Similar was learning to write.  I remember my writing was extremely dark, and I even tore the paper sometimes, with my pencil lead.  I pressed really hard.  Other kids wrote lightly or medium.  My paper looked very different.

Looking back, I’d thought that was anxiety.  I tried so hard to get things right.  Now I think it’s an autism thing.  I read other kids tear the paper their their pencil lead too.

Moderating socially is a big mystery.  I could say nothing, or I could say everything.  Usually it was easier to err on the nothing side.  Our checkins have a five minute limit, in Las Vegas Radical Mental Health Collective meetings, with someone timing.  That’s so we can feel safe knowing when it’s time to stop.

How often to contact someone, how excited to seem–even how long a paragraph or sentence should be are all mysteries I’ve worked hard to learn about.  I overwhelm people all the time.  I strive not to, but my instincts about rate of contact and how much to share are bizarrely unusual.  So I study others and try to figure out what to do, but it’s only partly possible to learn.


I could say a lot more.  Stimming, differences with how I process numbers and remember dates.  Feeling my emotions at a high intensity.  I really love a few certain things to a degree that could be unusual–dumpsters, pallets, trikes, graffiti, zines?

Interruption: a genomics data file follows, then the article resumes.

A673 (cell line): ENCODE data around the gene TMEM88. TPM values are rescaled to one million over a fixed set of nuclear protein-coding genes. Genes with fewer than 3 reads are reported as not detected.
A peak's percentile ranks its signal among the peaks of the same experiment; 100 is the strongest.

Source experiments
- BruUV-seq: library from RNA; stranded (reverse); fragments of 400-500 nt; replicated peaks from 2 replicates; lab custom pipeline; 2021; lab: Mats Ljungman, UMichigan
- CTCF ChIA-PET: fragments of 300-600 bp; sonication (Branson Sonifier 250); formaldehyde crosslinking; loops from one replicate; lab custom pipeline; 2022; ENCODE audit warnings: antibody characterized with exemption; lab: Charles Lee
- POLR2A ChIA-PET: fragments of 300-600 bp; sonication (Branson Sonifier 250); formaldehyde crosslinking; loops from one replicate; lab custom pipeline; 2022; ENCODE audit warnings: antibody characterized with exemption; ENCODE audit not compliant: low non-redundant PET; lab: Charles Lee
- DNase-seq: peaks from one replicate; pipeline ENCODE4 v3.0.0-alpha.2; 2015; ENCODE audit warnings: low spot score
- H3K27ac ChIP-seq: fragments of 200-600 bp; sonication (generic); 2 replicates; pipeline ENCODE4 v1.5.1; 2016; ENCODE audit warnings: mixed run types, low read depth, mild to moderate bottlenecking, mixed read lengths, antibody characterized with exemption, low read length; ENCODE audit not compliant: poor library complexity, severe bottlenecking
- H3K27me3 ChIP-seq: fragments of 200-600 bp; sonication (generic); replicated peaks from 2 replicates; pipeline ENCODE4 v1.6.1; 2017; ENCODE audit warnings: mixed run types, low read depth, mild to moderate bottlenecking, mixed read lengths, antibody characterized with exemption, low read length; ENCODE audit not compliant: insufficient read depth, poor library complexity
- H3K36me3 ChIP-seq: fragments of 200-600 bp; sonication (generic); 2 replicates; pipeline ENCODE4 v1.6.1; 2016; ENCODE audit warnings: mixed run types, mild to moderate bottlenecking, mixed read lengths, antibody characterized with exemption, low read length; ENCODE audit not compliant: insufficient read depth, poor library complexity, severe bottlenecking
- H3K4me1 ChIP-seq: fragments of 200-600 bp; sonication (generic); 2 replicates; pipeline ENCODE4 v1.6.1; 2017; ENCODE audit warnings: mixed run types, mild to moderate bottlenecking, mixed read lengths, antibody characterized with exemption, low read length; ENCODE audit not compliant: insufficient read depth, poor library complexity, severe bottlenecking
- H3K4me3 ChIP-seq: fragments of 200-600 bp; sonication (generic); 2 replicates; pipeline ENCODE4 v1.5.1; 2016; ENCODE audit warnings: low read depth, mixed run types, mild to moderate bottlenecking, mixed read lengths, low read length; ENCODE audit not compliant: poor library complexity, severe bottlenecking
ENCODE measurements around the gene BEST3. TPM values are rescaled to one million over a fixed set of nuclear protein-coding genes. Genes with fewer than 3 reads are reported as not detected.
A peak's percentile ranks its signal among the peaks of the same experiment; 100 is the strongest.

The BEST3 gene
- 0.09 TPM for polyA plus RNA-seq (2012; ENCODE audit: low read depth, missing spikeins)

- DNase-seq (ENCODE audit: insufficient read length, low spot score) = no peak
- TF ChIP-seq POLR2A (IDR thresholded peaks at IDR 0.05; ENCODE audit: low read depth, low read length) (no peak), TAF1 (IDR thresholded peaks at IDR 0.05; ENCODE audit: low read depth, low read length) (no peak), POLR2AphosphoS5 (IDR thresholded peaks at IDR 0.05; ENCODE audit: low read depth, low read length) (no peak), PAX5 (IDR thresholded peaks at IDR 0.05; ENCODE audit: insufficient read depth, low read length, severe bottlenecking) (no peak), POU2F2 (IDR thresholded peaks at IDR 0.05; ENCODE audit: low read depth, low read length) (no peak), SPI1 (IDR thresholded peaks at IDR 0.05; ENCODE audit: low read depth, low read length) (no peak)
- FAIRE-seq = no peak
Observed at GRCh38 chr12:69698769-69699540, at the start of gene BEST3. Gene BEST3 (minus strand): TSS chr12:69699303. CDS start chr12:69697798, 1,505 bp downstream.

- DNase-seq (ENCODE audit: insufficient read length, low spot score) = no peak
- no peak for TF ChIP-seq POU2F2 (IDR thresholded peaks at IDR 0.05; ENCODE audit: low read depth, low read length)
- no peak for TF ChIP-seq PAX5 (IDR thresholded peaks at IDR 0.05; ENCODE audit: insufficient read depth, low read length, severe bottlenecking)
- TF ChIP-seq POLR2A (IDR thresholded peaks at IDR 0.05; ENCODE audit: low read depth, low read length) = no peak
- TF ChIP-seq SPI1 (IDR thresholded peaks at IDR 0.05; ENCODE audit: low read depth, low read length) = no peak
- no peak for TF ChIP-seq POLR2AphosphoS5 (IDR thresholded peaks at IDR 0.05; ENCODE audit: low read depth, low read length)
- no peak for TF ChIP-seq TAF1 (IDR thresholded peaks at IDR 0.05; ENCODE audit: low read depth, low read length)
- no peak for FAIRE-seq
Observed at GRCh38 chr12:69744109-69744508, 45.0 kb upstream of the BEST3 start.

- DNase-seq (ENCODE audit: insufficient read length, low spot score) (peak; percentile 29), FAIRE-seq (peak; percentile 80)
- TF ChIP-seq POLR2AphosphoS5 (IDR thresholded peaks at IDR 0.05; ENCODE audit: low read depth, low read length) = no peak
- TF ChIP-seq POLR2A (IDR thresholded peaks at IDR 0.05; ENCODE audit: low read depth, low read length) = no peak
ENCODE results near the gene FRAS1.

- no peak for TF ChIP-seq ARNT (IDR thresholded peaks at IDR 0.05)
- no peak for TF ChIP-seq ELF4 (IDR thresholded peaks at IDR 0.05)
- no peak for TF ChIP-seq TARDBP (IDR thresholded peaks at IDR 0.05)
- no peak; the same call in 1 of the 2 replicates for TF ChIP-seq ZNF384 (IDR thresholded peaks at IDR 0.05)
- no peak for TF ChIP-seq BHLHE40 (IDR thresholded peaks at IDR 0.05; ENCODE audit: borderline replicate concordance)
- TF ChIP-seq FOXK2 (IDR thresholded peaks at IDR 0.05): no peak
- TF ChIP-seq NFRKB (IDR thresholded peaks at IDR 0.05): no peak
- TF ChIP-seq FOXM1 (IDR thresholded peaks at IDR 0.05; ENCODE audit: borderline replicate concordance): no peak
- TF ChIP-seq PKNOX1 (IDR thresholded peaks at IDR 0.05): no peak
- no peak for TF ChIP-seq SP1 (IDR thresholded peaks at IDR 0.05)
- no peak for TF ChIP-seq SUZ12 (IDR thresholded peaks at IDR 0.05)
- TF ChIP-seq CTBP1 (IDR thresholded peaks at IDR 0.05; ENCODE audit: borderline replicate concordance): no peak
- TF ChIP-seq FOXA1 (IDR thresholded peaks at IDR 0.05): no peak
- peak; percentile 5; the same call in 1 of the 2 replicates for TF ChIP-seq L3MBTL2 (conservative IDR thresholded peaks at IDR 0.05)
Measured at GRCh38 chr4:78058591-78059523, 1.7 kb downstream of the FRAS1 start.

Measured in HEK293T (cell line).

But this post explains a big part of what I’ve learned.  Looking back at my life, I have my mental health diagnoses to understand challenges.  But the lens of autism is a great tool also, to re-understand struggles.  Like why I had so much trouble trying to work at jobs, and the discomfort people have had with me.

I try not to make people uncomfortable, but it happens.  I never mean to do wrong.  Sometimes I think I should leave society so I stop hurting people.  I just don’t belong, and I’ll never figure out a lot of it.

But here I am, still people-ing.  Thank you for hearing my extremes, and how my autism is going.  I think it’s going great.  I’m one of the happiest people I know.  But normal is a whole other question.

how my autism is going

By Laura-Marie

Good at listening to the noise until it makes sense.

4 replies on “how my autism is going”

I love you especially just as you are, Laura-Marie. I am so glad you are learning so much about being yourself in the world. And that you are writing about it means others have the opportunity to receive your gifts of awareness, so they can learn to be kinder to themselves, or to others.